The Messed Up History Of Dengue Fever

A mosquito bite causes one of the most common deadly diseases in the world. Dengue fever, according to the Centers for Disease Control and Prevention (CDC), is a virus, carried and spread by an infected Aedes mosquito. That's the same mosquito that can also spread the Zika virus. The species is especially prevalent in tropical areas. Dengue itself is common in more than 100 countries. The United Kingdom's National Health Service (NHS) said regions where dengue is common include parts of Southeast Asia, the Caribbean, India, South and Central America, Africa, the Pacific Islands, and Australia. UK mosquitos do not spread dengue, though there have been instances when the mosquito, considered an invasive species, have entered countries where dengue isn't common. An estimated 3 billion people live at risk of contracting dengue. In places where dengue is prevalent, the disease is often a leading cause of illness. 

The CDC said there are four different kinds of dengue viruses, and so some people may get the disease up to four times in their lifetime if they're unlucky. While generally considered a mild condition, people do die from dengue. About 400 million are infected with dengue every year, with around 100 million getting sick. An estimated 22,000 people die each year of severe dengue. The European Center for Disease Prevention and Control explains that many of those who do get sick from dengue are children, so the virus has become a significant cause of death and illness for children in those areas.

You'll feel feverish and in pain

Many of dengue's symptoms can be mistaken for a severe case of flu, it seems. According to the NHS, symptoms tend to develop quickly, within five to eight days of being infected. People who get dengue generally run a high-grade fever, feel hot or shivery, have a severe headache, and feel pain behind their eyes. They experience muscle and joint pain, a widespread rash, and a loss of appetite. Some people report they've also experienced nausea and vomiting. Most symptoms last a week.

While most dengue patients don't have to be admitted to the hospital, some do develop dengue hemorrhagic fever. This is a far more severe case of the virus and can be fatal. The CDC explains that patients suddenly experience severe abdominal pain and vomiting, a change in temperature, and even a change in mental status, becoming irritable or confused. The afflicted often have cold clammy skin as well. Unfortunately, the risk of a more severe form of dengue rises if you've already been infected before.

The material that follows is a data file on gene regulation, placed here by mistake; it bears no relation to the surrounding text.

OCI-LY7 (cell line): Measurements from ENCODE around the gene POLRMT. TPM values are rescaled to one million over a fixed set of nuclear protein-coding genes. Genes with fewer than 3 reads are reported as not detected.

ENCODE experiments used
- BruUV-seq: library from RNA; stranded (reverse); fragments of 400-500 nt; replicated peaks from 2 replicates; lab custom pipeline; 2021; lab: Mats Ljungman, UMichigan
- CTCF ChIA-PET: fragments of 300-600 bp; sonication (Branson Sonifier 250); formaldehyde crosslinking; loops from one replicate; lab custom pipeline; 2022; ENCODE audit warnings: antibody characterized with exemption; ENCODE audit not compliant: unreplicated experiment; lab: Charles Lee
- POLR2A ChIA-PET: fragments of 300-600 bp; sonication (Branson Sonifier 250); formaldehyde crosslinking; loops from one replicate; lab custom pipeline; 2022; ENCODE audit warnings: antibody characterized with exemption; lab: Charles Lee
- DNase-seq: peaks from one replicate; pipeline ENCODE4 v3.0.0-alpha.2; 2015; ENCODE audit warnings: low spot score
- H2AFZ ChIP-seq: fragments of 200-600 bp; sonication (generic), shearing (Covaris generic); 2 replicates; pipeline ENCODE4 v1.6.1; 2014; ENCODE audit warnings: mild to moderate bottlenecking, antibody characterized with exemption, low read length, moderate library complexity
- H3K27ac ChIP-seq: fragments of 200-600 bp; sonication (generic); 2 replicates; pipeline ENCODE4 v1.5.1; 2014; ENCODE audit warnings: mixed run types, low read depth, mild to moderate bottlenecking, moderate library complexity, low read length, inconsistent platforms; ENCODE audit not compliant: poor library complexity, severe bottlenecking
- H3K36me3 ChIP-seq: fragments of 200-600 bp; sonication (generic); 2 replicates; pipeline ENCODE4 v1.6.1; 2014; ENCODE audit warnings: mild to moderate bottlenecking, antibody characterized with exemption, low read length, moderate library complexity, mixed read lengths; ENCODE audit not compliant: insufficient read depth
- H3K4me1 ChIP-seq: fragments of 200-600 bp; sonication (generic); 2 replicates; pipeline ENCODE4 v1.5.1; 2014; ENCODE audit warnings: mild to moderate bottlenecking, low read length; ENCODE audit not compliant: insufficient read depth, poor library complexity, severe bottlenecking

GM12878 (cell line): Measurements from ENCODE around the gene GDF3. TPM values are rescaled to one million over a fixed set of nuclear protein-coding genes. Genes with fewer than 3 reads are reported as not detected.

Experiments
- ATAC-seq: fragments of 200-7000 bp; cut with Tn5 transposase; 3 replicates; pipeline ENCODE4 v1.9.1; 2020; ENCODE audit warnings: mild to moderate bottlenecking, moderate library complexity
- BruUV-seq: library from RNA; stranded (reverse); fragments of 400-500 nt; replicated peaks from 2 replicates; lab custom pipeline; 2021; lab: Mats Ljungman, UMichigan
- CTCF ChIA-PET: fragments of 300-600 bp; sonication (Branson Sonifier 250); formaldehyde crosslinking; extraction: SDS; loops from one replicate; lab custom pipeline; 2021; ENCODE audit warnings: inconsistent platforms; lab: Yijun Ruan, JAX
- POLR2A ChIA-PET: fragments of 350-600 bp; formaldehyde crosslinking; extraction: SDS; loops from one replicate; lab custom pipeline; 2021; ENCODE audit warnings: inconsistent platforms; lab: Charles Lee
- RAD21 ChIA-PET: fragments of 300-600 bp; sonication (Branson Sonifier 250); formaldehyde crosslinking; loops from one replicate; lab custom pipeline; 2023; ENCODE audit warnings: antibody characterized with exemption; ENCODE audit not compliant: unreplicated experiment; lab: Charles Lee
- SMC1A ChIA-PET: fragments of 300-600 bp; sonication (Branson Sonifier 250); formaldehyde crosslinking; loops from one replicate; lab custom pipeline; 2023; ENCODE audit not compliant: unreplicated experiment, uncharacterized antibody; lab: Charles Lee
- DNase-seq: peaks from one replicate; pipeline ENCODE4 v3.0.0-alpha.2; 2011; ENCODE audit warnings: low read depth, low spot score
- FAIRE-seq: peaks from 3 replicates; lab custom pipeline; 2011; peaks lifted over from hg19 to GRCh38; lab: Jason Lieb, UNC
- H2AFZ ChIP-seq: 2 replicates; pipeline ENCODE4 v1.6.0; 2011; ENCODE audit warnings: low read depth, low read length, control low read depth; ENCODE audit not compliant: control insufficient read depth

Even though dengue is common in many parts of the world, there's no specific treatment or vaccine for it. Most treatment plans focus on addressing symptoms. And even though some countries have approved a vaccine called Dengvaxia, there are significant risks connected to the medication. World Health Organization (WHO) warns it can increase the possibility of infection for those who have never had dengue before.

Keep the mosquitos away

The best ways to prevent dengue, said the WHO, are to prevent mosquitoes from spreading, and to wear protective clothing. If you're traveling in an area where dengue is common, it's a good idea to cover your extremities. Wear pants or long-sleeved shirts, and spray insect repellent. In countries such as the Philippines — which, CNN reports, recorded its highest volume of cases in 2019 — the government runs television ads during the rainy season to remind people to stop mosquitos from breeding. People are asked to throw away stagnant water or to cover barrels of standing water so mosquitos don't lay eggs. Insecticides may even be sprayed to kill the bugs, per the WHO. Because outbreaks occur every year, the scientific community continues to research possible ways to prevent dengue.

There might be a silver lining to dengue, however. Reuters wrote that scientists in Brazil discovered the spread of COVID-19 is slower in areas where there was a dengue outbreak in the last year. The unpublished study hypothesizes dengue could provide "some level of immunity" against COVID-19. But don't go running off to get bitten by a mosquito now. The study has not yet been vetted. You really don't want to choose between death via respiratory illness or death via high-grade fever.